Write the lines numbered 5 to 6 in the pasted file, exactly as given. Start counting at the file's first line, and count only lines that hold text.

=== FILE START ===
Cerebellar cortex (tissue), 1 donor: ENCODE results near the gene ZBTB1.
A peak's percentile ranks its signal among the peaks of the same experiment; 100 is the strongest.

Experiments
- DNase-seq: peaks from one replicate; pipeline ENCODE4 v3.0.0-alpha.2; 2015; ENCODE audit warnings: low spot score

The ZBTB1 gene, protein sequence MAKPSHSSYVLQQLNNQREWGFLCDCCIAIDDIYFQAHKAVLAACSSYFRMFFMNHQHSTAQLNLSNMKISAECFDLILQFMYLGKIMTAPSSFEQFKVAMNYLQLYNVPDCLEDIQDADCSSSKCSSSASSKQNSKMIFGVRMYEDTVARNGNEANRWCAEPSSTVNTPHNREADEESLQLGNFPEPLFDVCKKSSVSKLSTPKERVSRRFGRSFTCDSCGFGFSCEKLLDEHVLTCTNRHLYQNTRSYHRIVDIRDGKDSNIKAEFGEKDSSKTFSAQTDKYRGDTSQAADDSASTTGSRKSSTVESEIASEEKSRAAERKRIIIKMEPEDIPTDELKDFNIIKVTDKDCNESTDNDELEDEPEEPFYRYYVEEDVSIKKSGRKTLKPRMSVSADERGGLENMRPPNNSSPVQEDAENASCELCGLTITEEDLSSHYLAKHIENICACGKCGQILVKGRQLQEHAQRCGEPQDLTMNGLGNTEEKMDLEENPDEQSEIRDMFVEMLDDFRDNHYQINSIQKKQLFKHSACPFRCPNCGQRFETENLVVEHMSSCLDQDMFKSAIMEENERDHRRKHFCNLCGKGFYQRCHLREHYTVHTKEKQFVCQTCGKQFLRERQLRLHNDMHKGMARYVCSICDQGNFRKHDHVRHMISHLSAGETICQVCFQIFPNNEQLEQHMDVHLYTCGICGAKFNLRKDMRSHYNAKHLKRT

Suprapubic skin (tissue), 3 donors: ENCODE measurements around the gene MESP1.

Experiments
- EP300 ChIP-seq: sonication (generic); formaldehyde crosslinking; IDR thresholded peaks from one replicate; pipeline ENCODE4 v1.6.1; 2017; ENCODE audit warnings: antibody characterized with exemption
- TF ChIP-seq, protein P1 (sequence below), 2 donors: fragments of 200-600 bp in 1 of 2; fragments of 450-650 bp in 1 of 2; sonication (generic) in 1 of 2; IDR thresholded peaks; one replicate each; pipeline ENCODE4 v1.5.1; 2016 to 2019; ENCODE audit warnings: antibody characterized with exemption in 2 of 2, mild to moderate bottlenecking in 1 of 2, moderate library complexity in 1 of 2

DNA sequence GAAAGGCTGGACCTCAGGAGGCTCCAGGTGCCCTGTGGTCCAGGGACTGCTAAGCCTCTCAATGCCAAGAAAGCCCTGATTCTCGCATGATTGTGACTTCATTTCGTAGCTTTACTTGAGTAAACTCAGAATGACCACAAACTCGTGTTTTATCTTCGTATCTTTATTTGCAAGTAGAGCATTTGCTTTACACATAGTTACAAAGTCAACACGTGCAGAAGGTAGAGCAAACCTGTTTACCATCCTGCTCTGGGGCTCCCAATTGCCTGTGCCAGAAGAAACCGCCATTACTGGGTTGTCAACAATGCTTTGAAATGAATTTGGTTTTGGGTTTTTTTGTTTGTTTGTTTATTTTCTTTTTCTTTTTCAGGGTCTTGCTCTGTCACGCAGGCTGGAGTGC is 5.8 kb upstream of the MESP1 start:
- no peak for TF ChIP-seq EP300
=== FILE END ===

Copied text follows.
The ZBTB1 gene, protein sequence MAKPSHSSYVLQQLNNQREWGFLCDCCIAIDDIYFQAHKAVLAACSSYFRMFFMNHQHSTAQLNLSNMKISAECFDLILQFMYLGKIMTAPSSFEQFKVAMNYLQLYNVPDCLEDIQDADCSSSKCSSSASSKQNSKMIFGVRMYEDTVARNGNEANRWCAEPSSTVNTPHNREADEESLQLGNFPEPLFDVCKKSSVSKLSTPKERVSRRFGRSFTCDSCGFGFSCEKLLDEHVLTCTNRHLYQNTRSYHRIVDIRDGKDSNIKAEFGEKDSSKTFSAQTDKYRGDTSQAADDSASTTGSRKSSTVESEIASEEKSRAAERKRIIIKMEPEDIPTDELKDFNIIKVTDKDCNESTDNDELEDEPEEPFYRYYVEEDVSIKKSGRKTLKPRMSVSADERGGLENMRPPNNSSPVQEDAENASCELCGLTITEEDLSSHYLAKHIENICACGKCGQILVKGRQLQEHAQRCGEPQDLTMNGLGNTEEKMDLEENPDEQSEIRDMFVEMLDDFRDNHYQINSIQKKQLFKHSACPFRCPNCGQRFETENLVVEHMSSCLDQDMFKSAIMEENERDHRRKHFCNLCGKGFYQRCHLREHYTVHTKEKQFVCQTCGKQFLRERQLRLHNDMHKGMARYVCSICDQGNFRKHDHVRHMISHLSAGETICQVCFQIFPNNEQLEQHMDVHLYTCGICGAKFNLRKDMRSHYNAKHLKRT

Suprapubic skin (tissue), 3 donors: ENCODE measurements around the gene MESP1.